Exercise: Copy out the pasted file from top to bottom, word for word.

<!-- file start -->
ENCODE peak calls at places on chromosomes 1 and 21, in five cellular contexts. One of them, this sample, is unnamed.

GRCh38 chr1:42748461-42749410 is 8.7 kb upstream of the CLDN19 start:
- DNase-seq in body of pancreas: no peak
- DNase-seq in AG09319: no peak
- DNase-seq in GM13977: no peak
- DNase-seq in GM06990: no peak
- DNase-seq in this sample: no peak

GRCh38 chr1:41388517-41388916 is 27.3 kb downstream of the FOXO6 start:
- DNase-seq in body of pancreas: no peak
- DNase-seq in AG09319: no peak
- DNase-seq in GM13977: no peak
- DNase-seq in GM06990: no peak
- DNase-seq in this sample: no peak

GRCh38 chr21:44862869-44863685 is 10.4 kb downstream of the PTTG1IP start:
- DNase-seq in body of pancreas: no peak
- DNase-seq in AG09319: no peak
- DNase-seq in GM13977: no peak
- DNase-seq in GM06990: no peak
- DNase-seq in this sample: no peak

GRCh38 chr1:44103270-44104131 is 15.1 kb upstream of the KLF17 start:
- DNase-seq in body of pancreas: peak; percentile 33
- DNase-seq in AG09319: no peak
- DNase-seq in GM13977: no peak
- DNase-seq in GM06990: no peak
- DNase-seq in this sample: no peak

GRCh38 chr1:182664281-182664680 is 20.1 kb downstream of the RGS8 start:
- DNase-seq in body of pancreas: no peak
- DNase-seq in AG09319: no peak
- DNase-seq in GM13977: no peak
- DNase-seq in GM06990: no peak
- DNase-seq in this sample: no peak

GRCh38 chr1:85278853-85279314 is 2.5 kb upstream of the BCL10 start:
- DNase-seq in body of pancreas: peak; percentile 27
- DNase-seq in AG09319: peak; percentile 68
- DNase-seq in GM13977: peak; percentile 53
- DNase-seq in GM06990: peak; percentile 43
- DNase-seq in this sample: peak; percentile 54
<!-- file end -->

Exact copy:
ENCODE peak calls at places on chromosomes 1 and 21, in five cellular contexts. One of them, this sample, is unnamed.

GRCh38 chr1:42748461-42749410 is 8.7 kb upstream of the CLDN19 start:
- DNase-seq in body of pancreas: no peak
- DNase-seq in AG09319: no peak
- DNase-seq in GM13977: no peak
- DNase-seq in GM06990: no peak
- DNase-seq in this sample: no peak

GRCh38 chr1:41388517-41388916 is 27.3 kb downstream of the FOXO6 start:
- DNase-seq in body of pancreas: no peak
- DNase-seq in AG09319: no peak
- DNase-seq in GM13977: no peak
- DNase-seq in GM06990: no peak
- DNase-seq in this sample: no peak

GRCh38 chr21:44862869-44863685 is 10.4 kb downstream of the PTTG1IP start:
- DNase-seq in body of pancreas: no peak
- DNase-seq in AG09319: no peak
- DNase-seq in GM13977: no peak
- DNase-seq in GM06990: no peak
- DNase-seq in this sample: no peak

GRCh38 chr1:44103270-44104131 is 15.1 kb upstream of the KLF17 start:
- DNase-seq in body of pancreas: peak; percentile 33
- DNase-seq in AG09319: no peak
- DNase-seq in GM13977: no peak
- DNase-seq in GM06990: no peak
- DNase-seq in this sample: no peak

GRCh38 chr1:182664281-182664680 is 20.1 kb downstream of the RGS8 start:
- DNase-seq in body of pancreas: no peak
- DNase-seq in AG09319: no peak
- DNase-seq in GM13977: no peak
- DNase-seq in GM06990: no peak
- DNase-seq in this sample: no peak

GRCh38 chr1:85278853-85279314 is 2.5 kb upstream of the BCL10 start:
- DNase-seq in body of pancreas: peak; percentile 27
- DNase-seq in AG09319: peak; percentile 68
- DNase-seq in GM13977: peak; percentile 53
- DNase-seq in GM06990: peak; percentile 43
- DNase-seq in this sample: peak; percentile 54